Henri IV invested Paris in May of 1590. The siege was another disaster but this time Ramelli was within the walls. Smedley notes: "It would be needlessly painful if we were to dwell upon the miseries suffered, during four months' blockade, by a city the supplies of which were calculated for its support through not more than a quarter of that period. When provisions began to fail, the Spanish ambassador distributed his useless pistoles among the starving population; the Sorbonne renewed its late ferocious decree; and the ecclesiastics arrayed procession, as so many expedients by which men's minds might be diverted from the direct contemplation of present evils." (247-248)

The investment was never complete. The king couldn't pay his soldiers so many raised funds by smuggling supplies into Paris. Regardless, the siege was disastrous. DeCormenin cites the Catholic historian de Thou, who notes:

"more than thirty thousand persons died of famine during this terrible blockade, which lasted for several months; that the Parisians made a kind of bread out of the bones of the dead, ground to flour, which was called the Montpensier bread, because it was believed that the princess had suggested the first idea of it. He affirms that he saw bands of famished soldiers traverse the streets chasing children, and disemboweling them to eat them, and that the mother disputed with these cannibals for pieces of the flesh to devour them."(pg. 269)

The siege was finally lifted when Parma came down from the Low Countries with a relieving army.

Other tidbits that I can't put anywhere:

Margaret of Valois. Married to Henri of Navarre who was confined to court following St. Bart's massacre. He fled in 1576. Margaret eventually followed and led a scandalous life by openly keeping lovers. Catherine starrted in July 1578 for the southern provinces with a group of 150 maids of honour. Returned to Henry III's court in 1582. 1580-1584 there was little open warfare.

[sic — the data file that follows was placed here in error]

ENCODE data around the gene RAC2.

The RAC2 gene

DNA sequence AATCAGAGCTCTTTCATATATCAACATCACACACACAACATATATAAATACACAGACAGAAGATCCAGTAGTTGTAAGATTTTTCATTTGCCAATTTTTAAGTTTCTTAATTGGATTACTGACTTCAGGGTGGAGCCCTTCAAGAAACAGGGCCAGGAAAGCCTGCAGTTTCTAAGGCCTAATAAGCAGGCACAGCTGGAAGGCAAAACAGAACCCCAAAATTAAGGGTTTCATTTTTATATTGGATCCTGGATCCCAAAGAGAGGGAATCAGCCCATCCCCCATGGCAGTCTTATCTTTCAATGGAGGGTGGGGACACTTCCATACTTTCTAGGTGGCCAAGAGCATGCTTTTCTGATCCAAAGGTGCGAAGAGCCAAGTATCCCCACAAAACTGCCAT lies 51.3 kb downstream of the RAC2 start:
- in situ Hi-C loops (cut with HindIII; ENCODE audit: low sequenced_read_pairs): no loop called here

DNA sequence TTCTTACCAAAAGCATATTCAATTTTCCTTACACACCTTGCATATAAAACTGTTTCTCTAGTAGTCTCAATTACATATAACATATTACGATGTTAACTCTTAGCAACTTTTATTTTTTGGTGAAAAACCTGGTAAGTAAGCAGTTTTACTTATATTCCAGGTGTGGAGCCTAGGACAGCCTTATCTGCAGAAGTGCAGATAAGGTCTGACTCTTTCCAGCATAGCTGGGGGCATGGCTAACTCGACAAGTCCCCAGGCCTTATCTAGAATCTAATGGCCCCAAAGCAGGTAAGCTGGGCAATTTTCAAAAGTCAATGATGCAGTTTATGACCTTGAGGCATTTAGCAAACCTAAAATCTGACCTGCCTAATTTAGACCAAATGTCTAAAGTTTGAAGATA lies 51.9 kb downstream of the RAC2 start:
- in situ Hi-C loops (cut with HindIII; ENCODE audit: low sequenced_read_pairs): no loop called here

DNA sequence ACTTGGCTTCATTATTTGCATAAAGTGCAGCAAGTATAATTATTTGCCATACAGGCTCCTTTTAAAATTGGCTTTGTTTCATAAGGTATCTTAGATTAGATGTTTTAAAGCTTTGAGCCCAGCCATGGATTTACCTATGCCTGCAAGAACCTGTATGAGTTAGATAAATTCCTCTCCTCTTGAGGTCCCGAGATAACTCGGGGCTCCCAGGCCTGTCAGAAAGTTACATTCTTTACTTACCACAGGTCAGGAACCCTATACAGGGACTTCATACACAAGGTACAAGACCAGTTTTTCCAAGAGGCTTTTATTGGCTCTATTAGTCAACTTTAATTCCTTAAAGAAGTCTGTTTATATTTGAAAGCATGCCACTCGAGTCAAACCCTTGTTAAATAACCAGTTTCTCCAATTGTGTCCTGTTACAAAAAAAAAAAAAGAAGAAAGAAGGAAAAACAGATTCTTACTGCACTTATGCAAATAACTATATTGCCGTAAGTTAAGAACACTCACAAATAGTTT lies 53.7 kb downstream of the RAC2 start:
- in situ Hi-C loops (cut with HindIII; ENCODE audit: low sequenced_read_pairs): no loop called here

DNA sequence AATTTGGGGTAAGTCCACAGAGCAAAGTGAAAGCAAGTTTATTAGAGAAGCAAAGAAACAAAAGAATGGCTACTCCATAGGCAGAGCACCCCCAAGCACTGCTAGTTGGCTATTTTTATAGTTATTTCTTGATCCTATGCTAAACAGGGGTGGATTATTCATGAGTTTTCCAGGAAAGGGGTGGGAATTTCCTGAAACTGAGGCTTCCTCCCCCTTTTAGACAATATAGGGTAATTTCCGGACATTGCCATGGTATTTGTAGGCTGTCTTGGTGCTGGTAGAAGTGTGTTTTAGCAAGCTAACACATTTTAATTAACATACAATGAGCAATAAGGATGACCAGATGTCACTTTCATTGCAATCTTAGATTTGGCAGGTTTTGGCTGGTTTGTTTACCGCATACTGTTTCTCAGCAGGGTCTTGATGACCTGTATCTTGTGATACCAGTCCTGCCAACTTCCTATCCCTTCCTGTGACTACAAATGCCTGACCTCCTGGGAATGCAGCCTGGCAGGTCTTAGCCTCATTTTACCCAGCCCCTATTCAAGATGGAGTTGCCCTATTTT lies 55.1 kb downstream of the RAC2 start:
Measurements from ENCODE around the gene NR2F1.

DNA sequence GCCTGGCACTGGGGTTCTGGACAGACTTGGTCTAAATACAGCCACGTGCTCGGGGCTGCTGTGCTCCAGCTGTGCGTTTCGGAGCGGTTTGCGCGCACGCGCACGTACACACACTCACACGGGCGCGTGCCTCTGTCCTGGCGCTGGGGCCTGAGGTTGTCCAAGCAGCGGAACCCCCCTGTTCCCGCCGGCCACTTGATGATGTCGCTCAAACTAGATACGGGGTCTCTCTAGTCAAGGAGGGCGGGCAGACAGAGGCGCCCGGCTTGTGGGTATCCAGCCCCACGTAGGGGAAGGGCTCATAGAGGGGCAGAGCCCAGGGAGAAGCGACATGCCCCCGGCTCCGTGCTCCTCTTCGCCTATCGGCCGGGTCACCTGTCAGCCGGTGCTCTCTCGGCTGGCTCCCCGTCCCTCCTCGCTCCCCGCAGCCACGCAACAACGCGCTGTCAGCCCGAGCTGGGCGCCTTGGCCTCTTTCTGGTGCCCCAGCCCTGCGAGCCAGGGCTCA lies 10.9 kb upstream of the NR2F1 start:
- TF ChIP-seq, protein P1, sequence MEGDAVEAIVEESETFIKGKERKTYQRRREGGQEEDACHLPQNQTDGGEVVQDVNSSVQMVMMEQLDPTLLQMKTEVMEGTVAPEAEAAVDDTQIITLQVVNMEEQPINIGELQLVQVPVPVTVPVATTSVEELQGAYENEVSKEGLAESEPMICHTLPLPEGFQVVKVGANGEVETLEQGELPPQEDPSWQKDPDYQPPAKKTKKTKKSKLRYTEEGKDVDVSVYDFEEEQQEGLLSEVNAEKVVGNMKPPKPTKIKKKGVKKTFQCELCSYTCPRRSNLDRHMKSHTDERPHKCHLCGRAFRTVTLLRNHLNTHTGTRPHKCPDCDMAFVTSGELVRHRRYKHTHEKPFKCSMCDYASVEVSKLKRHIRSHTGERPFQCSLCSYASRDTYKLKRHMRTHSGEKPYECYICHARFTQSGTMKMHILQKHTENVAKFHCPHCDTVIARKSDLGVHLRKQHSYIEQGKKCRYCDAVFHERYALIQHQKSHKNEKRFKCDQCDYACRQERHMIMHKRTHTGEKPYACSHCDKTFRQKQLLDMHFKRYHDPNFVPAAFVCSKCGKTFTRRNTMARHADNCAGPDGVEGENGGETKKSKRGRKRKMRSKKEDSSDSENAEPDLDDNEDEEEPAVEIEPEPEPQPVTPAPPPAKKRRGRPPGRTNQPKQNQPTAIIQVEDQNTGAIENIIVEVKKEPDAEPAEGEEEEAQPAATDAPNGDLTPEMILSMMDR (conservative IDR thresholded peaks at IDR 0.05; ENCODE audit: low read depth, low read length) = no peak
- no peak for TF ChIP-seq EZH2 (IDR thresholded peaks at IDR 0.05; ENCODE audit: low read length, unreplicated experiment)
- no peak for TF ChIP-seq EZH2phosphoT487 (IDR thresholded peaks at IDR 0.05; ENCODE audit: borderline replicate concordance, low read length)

Catholic league was established in 1576. The Cardinal of Lorraine had planned it at the Council of Trent. Pope Sixtus V, Jesuits, Catherine de' Medici, and Philip II were all involved. Henry III had it disbanded in 1577 but it rose up in 1588.

In the treaty of Nemours in 1585, Henri III made peace with Guise and rose against the Huguenots. The Huguenots and Catholic armies met at the battle of Coutras on October 20th 1587. The Catholics were routed despite an overwhelming advantage in numbers. The Day of the Barricades followed. Henri III and Navarre met on 30th April 1589 at the Chateau of Plessis-les-Tours and formed an alliance. The leaguers led by the Duc de Mayenne were beaten in several battles (such as Arques in September 1589) and they marched on Paris. The Battle of Ivry was fought on March 14, 1590 and led to the siege of Paris.


-- 1846. The Supplement to the Penny Cyclopedia of the Society for the Diffusion of Useful Knowledge. Volume II. London: Charles Knight.

DeCormenin, Louis Marie. 1857. A complete history of the popes of Rome. vol.1. 1857. Philadelphia: Published by James L. Gihon

Felice, Guillame. History of the Protestants of France.

Robertson, William. 1817. The Works of William Robertson. Vol VII. London: Cadell and Davies.

Born 1531.